The surge in Chinese companies’ participation in Serbia’s automotive sector can be attributed to multiple factors. One primary catalyst is the Serbian government’s provision of significant subsidies and incentives to attract foreign investors. Beyond Chinese enterprises, Serbia’s automotive industry has also piqued the interest of companies from Germany, Italy, Japan, and South Korea, among others. Chinese firms, in particular, find the sector appealing due to favorable conditions such as low production costs, access to a skilled workforce, geographical proximity to the European market, and the presence of prominent players within the automotive industry. These factors collectively contribute to Chinese companies’ ramped-up engagement in Serbia’s automotive sector.
Table: Largest Chinese investments in the automotive industry
Consequences of the Rising Chinese Investment
The ascent of Chinese investment in Serbia has been closely intertwined with the overall growth of the Sino-Serbian partnership. It is noteworthy that the government’s efforts to attract foreign capital to boost domestic economic development extend beyond the allure of Chinese investment alone. However, in the past five years, Chinese investment has exhibited the most significant proportional growth. From the perspective of the Serbian government, the preservation and modernization of aging industrial complexes, which were previously mismanaged, burdened with debt, and underdeveloped, holds great importance.
This was particularly evident in the cases of the Smederevo Steel Mill and Bor mines, where protecting employment played a crucial role. In both instances, the initial contracts for both steel mill and mining combine stipulated the retention of a minimum of 5,000 jobs, effectively prohibiting layoffs. The revitalization of these complexes has in turn bolstered China’s image as a friendly nation and that of its companies as beneficial partners for Serbia.
However, the influx of Chinese investment has not been devoid of challenges. The mounting apprehensions stem from several factors. In the case of Smederevo, the increased production within the complex, which had not been fully modernized in compliance with contemporary standards, has resulted in heightened concerns over environmental impacts. Similarly, the Bor mines have witnessed aggressive land expropriation, necessitating the relocation of an entire village to facilitate further exploitation.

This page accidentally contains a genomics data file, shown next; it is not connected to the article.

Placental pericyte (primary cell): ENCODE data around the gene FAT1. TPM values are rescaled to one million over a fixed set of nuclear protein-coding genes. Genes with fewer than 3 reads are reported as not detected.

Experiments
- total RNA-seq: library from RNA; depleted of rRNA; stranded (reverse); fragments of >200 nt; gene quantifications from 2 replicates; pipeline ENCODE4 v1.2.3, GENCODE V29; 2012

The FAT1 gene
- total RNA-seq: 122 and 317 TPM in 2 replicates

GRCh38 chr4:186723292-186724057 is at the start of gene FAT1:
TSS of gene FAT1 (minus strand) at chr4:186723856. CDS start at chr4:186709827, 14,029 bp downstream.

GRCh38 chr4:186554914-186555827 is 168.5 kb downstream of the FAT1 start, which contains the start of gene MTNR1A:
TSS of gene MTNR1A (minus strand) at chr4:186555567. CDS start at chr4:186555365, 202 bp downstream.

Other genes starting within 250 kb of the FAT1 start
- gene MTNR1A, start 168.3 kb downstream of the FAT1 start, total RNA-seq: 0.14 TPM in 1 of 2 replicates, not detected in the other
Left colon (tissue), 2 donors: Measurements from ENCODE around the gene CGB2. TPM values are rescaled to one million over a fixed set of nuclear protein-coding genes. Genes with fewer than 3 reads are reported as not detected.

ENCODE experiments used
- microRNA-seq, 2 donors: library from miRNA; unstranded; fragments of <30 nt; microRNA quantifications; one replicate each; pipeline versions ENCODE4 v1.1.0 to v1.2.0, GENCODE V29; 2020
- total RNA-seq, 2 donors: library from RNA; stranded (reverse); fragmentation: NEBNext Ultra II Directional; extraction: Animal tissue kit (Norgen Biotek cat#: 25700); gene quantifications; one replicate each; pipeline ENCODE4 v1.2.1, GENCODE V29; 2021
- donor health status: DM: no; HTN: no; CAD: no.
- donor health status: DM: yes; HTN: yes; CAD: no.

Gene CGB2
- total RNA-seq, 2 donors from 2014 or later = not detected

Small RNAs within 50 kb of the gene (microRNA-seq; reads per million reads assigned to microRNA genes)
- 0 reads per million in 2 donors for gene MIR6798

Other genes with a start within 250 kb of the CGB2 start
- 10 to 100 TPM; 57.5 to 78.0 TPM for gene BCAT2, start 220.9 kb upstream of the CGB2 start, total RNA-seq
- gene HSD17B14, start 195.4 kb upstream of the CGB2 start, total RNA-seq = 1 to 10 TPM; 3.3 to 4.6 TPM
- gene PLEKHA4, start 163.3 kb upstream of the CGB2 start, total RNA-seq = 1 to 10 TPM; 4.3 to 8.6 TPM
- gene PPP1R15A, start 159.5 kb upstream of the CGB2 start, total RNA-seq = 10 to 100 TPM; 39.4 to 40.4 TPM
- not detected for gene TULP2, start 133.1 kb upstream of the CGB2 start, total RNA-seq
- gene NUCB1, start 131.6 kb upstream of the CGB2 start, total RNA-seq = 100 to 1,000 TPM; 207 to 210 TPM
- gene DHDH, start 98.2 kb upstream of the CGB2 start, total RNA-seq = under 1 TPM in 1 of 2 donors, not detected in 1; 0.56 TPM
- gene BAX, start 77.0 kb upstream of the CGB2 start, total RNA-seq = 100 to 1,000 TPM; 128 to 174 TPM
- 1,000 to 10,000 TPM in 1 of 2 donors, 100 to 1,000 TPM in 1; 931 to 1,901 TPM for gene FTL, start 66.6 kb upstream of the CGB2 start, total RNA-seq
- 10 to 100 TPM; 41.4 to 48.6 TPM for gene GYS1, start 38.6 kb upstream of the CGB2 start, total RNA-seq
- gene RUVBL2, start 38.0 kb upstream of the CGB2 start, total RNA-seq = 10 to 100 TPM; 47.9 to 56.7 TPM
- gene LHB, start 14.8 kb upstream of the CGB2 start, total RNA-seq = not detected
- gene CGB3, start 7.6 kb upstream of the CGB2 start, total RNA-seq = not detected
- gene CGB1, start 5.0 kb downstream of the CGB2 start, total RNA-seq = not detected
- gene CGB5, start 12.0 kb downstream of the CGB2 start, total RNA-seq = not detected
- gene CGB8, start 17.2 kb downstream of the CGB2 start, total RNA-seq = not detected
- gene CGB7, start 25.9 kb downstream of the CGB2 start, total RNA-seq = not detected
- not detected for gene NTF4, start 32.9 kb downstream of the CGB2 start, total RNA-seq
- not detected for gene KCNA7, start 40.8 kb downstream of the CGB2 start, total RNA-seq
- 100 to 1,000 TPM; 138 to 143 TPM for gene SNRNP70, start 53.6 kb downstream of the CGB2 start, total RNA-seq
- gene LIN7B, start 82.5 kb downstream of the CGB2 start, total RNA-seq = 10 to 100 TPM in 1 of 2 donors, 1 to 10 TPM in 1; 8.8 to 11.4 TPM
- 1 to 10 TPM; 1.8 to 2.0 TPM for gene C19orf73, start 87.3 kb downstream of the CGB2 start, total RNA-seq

Furthermore, instances of alleged disregard for regulations and procedures connected to Chinese projects have emerged. For instance, the Zrenjanin Linglong investment project commenced construction without proper permits, thereby impeding public participation in the debate around environmental impact assessments. Moreover, the reported mistreatment of workers from Vietnam contracted for the construction of the complex in Zrenjanin has called attention to the issue of labor treatment and working conditions, something that was also concerning in the case of Chinese workers in Bor and Smederevo.
Ultimately, the long-term implications of these investments remain uncertain. While the immediate advantages for the development of the national economy are impossible to negate, in the absence of enhanced regulation by the Belgrade government to ensure compliance with domestic laws, regulations, and standards, the overall costs of the investments in terms of environmental impact, non-compliance with established protocols, and misuse of resources may ultimately put a shadow of doubt over their positive contribution to Serbia.